House Energy Bill Would Create National Building Code
By a 33 to 25 vote, the House Energy and Commerce Committee last week approved legislation that would limit greenhouse-gas emissions and create a national building code that completely supplants the national model code development process.
Prior to consideration of H.R. 2454, the American Clean Energy Security Act, NAHB sent a letter to members of the committee expressing the association’s concerns over the federal preemption of states’ rights to determine building codes.
“NAHB is concerned that H.R. 2454 violates state and local rights to establish building codes and efficiency targets within their jurisdiction,” the letter said. “We regret that the committee did not consider NAHB’s testimony presented on April 24, 2009, and that we must oppose this legislation. H.R. 2454 is unnecessarily prescriptive, falls short of creating an effective energy policy that is constitutional and endangers housing affordability.”
The House committee approved new measures to establish a national energy code administered by the Department of Energy (DOE) that comes complete with enforcement penalties and civil action against home owners and builders occupying non-compliant homes and buildings.
NAHB, along with a handful of other real estate groups, supported an amendment offered by Rep. Steve Scalise (R-La.) to strike the egregious language, but it failed on a party-line vote of 31 to 20.
The new building code provisions in HR. 2454 provide for the following:
- New national energy efficiency targets taking effect on the date of the bill’s enactment that require states and localities to prove code compliance at 30% above the 2006 International Energy Conservation Code (IECC) level. By Jan. 1, 2014, the new target would be 50% above the 2006 IECC. Between years 2017 and 2029, the code target increases 5% every three years until it reaches 75% above the 2006 IECC by 2029.
- The Department of Energy secretary can set interim code targets, as long as they are higher and based on the life-cycle of the home, not on economics or the payback to consumers.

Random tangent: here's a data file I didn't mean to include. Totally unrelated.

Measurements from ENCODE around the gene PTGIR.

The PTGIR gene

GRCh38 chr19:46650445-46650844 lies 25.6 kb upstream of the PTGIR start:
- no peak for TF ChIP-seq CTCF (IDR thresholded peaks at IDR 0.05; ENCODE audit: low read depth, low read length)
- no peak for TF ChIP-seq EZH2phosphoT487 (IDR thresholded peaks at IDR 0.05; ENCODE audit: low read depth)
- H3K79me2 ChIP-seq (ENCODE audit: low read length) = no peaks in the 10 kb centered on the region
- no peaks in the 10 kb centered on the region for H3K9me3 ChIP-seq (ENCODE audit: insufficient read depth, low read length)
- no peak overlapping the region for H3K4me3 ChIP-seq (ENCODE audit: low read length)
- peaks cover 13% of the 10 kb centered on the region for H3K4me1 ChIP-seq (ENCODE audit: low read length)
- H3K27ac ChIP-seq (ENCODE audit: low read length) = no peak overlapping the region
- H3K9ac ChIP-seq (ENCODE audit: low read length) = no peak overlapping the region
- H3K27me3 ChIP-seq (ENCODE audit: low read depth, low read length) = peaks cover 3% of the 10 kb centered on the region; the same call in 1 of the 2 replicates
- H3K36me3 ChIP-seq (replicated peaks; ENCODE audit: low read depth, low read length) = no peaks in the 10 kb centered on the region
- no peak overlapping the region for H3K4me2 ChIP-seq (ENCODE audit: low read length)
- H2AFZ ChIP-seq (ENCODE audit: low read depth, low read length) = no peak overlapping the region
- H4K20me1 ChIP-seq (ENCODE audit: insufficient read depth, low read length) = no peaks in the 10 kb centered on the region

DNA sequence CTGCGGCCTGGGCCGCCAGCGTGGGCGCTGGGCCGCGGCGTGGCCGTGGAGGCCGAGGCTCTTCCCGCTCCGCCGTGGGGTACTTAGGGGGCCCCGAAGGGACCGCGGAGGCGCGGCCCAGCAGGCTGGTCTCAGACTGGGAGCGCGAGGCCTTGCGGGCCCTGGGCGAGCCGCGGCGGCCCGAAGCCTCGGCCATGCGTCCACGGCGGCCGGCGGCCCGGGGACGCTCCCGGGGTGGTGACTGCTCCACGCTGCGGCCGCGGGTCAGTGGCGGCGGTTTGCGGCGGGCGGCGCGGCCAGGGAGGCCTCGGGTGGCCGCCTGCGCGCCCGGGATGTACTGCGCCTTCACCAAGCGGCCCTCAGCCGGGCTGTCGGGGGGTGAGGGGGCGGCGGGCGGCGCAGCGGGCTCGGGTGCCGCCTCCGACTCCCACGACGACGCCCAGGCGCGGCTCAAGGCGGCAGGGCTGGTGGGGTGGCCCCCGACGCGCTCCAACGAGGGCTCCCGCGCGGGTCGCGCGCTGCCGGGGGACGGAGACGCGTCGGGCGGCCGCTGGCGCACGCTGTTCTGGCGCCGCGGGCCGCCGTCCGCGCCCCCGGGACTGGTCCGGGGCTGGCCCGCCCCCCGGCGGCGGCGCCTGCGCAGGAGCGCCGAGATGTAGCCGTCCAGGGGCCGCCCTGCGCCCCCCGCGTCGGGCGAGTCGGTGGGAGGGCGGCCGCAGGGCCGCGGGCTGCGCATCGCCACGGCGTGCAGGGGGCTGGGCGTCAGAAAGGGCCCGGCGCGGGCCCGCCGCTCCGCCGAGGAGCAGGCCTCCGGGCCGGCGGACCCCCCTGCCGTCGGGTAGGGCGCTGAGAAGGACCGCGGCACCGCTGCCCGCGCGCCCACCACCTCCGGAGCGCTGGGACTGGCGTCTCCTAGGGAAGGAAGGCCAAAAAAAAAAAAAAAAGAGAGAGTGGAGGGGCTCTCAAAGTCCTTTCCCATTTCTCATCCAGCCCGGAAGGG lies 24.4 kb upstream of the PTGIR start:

- Within one year after the date of enactment, a national building code will be established. States are required to adopt the national code within one year from that date, they can adopt a state code that is equally stringent or they can adopt California's Title 24 building code within two years.
- If after one year the DOE doesn't have a certification from a state that its code meets the targets, then the national energy code automatically becomes the applicable building code for that state or locality.
- Federal violations will be levied against builders or owners of a building if they permit occupancy of a home or building that is out of compliance with the national energy targets, even if the state refuses to adopt the new code, because the national building code will be in effect regardless.
- If a state or locality is out of compliance with the codes, it will not receive emission allowances under any cap and trade plan. Also, states will lose federal funding from other parts of the bill on a sliding scale for each year of non-compliance.
- If a state or locality fails to enforce either a compliant code or the national building code, then the DOE will enforce codes federally through "inspections" and enforcement fees.
- The DOE will also assess a civil penalty for violators of this section. Each day of unlawful occupancy is considered a separate violation. If the home is constructed out of compliance with the provisions of this bill and it has been conveyed by a knowing builder or a knowing seller to an unknowing purchaser, then the builder or seller is the violator. The U.S. District Court has jurisdiction for all legal issues.
To read the legislation, click here and enter H. 2454 in the box at the center of the page.
It is unclear when the bill will go to the House floor. NAHB will continue to monitor the situation closely. For more information, e-mail Elizabeth Odina at NAHB, or call her at 800-368-5242 x8570.